Well, in some ways, it does. I certainly like it better than some of the movies I’ve seen in this project. Hearing Charlton Heston himself say “you go, girl” was rather surreal. And the music, even the songs I don’t particularly like tend to sneak their way into my brain and get caught in my head. All in all, it’s not a bad film.
A good selling point for this film has gotta be Meg, who was elevated to brief “Disney Princess” status back in the 90s. (Seriously, you could see her face plastered on stuff with Cinderella and Belle back then. Also, I had the Hercules collectable plastic plates and Hero/Villain CDs that McDonald’s released around the time of this movie. Yay for merchandising!)
The reason I like Meg is because unlike a lot of the female protagonists in Disney films, this one actually does something instead of just being the trophy for the guy saving the day. She’s wise, likable, and I really got kinda shocked by the brief one-sentence backstory they give her. She sells her soul to the devil to save the man she loves, and he’s like “Oh, that’s cool. Hey, that chick’s hot. Bye!”
Why wasn’t this movie about her? That would’ve been a TON more entertaining to hear about than Hercules going through puberty! I can be quoted on record as saying I don’t like Disney sequels (Though Rescuers Down Under was okay and Toy Story 2 and 3 were great) but I really wouldn’t mind it if they re-did this movie but cut out the teenage parts about Herc and replaced it with Meg’s first-hand story.
So, then we get to Herc being an adult, and HOLY SHIT, I forgot how bad that CGI Hydra was. I mean, DAMN. I remember being intimidated by that thing as a kid! I remember that being the height of movie technology for my puny little brain! Oh, how the times have changed. Also, as my sexy skox pointed out in his much more timely review, why does saving a village countless times from monsters and natural disasters and the like not count as being a selfless hero? Does it only count if you don’t accept endorsement deals for sneakers? Zeus has some odd rules.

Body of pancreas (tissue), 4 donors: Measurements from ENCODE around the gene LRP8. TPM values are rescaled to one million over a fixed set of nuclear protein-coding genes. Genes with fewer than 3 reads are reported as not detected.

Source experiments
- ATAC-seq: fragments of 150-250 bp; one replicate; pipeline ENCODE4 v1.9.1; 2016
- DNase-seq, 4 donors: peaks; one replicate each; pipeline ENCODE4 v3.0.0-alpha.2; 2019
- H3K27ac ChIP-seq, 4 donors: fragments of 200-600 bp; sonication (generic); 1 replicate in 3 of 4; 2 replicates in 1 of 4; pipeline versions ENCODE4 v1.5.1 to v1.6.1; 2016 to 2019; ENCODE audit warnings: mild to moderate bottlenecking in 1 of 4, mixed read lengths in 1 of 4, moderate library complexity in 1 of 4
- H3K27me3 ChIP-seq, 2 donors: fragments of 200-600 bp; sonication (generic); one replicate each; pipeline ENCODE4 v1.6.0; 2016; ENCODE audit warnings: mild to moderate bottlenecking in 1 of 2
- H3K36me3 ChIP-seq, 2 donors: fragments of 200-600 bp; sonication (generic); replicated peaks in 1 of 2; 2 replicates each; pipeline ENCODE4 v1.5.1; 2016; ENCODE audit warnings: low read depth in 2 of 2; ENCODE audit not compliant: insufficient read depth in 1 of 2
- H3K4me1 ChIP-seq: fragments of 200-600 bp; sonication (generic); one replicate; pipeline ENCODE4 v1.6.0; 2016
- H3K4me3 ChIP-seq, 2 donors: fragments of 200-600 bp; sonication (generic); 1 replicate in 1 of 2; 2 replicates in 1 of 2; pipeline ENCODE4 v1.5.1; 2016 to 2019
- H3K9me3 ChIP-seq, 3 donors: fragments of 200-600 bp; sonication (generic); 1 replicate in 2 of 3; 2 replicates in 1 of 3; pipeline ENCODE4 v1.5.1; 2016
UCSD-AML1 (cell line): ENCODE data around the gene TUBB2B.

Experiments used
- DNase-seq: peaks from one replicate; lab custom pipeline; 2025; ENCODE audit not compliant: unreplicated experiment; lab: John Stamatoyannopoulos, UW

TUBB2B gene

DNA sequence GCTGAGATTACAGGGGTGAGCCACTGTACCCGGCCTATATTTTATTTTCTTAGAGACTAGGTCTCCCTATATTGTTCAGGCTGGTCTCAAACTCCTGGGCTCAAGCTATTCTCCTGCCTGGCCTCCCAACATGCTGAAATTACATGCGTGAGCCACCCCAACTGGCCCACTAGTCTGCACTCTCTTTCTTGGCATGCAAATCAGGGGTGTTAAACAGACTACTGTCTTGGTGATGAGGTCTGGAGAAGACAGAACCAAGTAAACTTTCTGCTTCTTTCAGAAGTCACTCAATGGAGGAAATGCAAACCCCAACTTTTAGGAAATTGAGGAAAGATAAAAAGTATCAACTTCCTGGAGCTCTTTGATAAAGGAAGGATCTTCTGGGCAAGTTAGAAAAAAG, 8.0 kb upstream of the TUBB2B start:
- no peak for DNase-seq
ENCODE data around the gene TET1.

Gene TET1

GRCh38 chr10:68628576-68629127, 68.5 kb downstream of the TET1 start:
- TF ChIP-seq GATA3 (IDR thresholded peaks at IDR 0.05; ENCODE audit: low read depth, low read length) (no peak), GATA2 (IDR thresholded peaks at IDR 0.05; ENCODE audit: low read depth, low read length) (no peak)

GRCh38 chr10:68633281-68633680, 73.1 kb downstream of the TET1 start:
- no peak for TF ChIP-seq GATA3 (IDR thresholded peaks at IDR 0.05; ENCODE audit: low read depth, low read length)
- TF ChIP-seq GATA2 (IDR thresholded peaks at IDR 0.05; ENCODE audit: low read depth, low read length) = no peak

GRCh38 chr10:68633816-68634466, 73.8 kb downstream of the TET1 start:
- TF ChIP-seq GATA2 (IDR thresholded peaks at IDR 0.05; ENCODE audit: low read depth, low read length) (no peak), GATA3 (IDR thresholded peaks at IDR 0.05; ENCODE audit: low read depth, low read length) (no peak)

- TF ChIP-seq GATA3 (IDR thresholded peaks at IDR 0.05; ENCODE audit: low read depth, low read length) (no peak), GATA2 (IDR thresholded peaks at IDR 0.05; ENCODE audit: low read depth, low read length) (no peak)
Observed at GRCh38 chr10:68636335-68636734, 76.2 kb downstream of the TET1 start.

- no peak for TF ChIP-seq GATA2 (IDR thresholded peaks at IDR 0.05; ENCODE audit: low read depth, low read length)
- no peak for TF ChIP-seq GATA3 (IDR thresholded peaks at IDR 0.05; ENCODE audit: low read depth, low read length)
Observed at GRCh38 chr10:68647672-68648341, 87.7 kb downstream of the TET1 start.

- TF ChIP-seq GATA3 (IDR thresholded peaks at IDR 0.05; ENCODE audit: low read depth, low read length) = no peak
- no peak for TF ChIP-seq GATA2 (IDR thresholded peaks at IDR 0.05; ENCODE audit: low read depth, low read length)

So, we have the typical romantic misunderstanding where Hercules finds out that Meg is in cahoots with Hades, though unwilling, not that he’ll listen. I’ve said time and time again just how much I hate these things, although they are sorta true to life. People get into pointless tiffs and jump to conclusions, and sometimes things that can be fixed with a simple explanation get put on the backburner because one party just refuses to hear it. And since that’s so frustrating in real life, maybe that’s what pisses me off about this?
But naturally, things work out. Sort of. Hercules makes his own deal with Hades to lose his strength, but under the stipulation that Meg not get hurt or else he’ll get it right back. And naturally she does, he gets it back, she gets sent into the River Styx, Hercules has to ride Charon’s boat to find her, and for some reason, saving one woman and leaving all those other souls behind to rot is what makes him a god. Go figure. (Though I will say, the dying souls did freak me out a lot as a kid, and it’s still a pretty creepy scene.)
So, Hercules gets welcomed into Mount Olympus since he’s proven himself a hero, but decides to stay mortal with Meg on earth because hormones. Here’s something else I didn’t get: why couldn’t they make Meg a goddess so she could go too? I think she’s proven that she’s a pretty strong hero too, guys! Managing to bounce back from the worst ex-boyfriend ever, take a shot on some other guy, push him out of the way of a pillar and get herself killed so he wouldn’t get hurt, and THAT doesn’t warrant goddess status when Herc did pretty much the same thing, maybe even less to get his?
Oh, well. Aside from those nitpicks, it’s not that bad of a movie. I certainly had fun watching it, Danny DeVito’s singing aside.
Also – Zeus’s spiral nipples vs. Kokuom’s bear paw nipples. Discuss.